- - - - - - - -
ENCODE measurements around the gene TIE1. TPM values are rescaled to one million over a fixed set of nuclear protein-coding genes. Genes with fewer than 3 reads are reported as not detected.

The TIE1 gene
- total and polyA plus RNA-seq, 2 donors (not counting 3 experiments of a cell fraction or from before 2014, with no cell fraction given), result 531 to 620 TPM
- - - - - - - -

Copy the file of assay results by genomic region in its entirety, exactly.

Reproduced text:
ENCODE measurements around the gene TIE1. TPM values are rescaled to one million over a fixed set of nuclear protein-coding genes. Genes with fewer than 3 reads are reported as not detected.

The TIE1 gene
- total and polyA plus RNA-seq, 2 donors (not counting 3 experiments of a cell fraction or from before 2014, with no cell fraction given), result 531 to 620 TPM